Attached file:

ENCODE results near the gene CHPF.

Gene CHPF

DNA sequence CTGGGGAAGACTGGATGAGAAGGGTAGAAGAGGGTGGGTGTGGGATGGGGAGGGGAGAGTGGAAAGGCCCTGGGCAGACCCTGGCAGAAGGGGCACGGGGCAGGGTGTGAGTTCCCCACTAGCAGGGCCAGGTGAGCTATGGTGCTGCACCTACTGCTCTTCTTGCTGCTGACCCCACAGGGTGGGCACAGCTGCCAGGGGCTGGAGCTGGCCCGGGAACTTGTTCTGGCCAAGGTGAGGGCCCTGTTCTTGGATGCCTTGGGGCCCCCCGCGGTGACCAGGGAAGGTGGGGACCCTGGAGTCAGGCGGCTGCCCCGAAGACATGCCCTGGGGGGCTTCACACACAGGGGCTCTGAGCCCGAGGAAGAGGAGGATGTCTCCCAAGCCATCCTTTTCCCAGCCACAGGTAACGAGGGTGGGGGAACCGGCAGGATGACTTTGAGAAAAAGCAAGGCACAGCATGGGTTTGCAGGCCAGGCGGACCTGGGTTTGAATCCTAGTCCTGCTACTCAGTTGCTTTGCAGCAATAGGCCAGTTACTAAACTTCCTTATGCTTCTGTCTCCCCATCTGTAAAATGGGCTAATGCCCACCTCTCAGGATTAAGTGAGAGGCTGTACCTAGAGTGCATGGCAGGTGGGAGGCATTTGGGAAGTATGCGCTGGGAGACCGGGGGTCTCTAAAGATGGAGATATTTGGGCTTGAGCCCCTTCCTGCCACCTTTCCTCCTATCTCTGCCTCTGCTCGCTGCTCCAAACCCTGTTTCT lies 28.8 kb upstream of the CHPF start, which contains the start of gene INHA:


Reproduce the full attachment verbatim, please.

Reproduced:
ENCODE results near the gene CHPF.

Gene CHPF

DNA sequence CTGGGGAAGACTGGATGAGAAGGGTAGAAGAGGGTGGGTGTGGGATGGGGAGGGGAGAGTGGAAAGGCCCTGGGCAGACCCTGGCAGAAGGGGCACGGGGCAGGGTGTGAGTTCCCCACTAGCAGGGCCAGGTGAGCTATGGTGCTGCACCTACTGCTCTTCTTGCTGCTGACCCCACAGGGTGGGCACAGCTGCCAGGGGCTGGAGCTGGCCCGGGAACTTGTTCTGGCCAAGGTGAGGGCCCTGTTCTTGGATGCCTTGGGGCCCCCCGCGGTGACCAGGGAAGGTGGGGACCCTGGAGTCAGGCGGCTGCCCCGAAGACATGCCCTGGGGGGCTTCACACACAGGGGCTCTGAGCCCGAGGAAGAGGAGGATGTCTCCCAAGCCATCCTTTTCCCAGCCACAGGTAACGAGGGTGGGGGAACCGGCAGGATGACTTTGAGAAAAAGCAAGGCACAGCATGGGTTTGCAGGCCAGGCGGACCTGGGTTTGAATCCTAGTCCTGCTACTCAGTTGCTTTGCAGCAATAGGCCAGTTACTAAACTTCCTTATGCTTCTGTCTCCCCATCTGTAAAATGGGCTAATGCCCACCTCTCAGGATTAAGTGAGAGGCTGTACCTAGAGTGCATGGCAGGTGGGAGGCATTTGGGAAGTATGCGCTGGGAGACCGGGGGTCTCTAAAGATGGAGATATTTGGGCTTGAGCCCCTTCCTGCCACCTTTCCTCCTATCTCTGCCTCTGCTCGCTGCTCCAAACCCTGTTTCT lies 28.8 kb upstream of the CHPF start, which contains the start of gene INHA: